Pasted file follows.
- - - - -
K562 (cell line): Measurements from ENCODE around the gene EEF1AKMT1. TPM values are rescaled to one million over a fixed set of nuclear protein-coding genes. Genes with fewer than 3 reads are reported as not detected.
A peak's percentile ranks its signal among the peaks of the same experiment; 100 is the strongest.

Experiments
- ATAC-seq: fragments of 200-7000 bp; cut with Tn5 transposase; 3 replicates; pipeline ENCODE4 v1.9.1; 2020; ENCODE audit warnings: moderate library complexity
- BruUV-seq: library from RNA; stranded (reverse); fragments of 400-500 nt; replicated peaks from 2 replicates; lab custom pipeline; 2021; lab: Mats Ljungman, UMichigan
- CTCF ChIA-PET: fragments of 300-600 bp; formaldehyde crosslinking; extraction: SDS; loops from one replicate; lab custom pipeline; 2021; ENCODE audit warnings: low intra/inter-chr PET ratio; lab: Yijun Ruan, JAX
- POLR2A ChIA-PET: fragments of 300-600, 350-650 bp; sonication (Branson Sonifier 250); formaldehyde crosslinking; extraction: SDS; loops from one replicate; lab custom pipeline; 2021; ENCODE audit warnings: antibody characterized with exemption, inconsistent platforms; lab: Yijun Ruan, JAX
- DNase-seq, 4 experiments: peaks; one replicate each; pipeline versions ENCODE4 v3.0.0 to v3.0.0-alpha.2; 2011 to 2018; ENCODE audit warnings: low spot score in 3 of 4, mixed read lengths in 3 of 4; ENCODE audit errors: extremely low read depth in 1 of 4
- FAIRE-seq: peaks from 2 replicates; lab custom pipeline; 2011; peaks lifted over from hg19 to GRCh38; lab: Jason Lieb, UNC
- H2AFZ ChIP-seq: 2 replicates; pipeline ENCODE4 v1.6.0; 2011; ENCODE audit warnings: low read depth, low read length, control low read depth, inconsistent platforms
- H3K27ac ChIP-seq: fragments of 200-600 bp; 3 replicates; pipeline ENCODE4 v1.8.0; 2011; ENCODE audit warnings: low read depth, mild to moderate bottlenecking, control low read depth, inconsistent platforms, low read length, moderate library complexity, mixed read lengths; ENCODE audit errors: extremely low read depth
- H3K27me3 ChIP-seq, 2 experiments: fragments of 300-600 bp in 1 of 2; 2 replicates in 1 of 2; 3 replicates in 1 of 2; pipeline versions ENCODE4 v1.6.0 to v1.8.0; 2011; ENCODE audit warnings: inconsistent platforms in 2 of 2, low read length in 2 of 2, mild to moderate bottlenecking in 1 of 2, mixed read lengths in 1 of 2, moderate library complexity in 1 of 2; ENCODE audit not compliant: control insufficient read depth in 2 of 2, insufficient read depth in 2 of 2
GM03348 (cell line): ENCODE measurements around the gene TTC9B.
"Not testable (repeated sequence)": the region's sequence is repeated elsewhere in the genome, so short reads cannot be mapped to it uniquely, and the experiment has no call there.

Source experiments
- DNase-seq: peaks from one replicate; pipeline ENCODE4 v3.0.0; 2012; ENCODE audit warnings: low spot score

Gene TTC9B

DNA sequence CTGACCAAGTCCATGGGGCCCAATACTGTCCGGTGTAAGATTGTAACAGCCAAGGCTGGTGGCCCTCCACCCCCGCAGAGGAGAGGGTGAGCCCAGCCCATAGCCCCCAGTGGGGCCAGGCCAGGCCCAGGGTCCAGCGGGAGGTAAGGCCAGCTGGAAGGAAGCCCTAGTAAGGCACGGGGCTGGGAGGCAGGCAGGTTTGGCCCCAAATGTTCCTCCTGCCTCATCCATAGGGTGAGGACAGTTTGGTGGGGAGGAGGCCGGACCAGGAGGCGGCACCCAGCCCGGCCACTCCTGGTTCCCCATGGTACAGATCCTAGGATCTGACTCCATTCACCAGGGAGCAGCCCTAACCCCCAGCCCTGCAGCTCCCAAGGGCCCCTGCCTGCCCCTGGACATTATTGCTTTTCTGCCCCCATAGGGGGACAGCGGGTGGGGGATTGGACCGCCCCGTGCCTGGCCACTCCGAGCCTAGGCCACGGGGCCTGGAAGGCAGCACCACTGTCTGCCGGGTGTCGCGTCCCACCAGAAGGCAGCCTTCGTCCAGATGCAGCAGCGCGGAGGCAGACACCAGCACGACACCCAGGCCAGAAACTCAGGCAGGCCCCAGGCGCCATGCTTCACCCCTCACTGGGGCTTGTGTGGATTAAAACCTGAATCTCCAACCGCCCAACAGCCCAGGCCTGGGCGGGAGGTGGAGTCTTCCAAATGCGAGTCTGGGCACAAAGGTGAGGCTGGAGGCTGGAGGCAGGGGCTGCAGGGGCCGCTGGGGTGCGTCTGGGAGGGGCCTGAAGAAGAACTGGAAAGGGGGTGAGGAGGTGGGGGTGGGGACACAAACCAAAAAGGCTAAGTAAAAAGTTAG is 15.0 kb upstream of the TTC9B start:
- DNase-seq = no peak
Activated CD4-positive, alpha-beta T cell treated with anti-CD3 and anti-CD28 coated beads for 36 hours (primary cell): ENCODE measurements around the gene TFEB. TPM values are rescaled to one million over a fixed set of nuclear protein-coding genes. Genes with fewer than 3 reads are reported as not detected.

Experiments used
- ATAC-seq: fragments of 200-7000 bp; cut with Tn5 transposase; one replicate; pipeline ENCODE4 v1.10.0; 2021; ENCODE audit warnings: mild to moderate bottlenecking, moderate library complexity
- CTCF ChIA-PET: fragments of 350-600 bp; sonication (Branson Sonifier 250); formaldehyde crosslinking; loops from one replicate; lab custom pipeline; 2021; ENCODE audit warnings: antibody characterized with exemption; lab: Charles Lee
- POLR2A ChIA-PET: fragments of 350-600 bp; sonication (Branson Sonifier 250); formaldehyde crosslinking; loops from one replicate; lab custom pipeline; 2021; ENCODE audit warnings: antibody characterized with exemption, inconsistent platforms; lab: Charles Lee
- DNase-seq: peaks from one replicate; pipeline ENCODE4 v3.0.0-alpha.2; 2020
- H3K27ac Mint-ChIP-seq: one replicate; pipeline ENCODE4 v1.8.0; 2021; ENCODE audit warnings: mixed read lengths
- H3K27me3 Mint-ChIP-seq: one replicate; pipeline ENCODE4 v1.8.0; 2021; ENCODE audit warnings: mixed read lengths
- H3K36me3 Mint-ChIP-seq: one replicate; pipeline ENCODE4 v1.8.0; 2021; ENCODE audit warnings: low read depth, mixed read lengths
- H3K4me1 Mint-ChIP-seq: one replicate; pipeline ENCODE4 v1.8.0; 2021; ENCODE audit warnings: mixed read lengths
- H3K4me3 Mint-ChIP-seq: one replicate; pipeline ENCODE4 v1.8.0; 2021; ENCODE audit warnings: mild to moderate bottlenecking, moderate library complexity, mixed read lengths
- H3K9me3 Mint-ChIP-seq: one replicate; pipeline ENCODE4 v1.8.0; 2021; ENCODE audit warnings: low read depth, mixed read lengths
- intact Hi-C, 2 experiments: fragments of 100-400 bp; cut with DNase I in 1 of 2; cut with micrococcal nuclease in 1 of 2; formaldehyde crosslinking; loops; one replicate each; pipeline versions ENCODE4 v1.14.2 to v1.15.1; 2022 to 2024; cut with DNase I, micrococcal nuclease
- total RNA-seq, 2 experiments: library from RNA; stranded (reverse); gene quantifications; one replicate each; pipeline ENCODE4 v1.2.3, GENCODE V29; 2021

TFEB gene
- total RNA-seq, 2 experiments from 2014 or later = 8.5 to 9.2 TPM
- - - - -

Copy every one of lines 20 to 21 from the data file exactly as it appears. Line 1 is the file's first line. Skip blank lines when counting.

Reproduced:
Activated CD4-positive, alpha-beta T cell treated with anti-CD3 and anti-CD28 coated beads for 36 hours (primary cell): ENCODE measurements around the gene TFEB. TPM values are rescaled to one million over a fixed set of nuclear protein-coding genes. Genes with fewer than 3 reads are reported as not detected.

Experiments used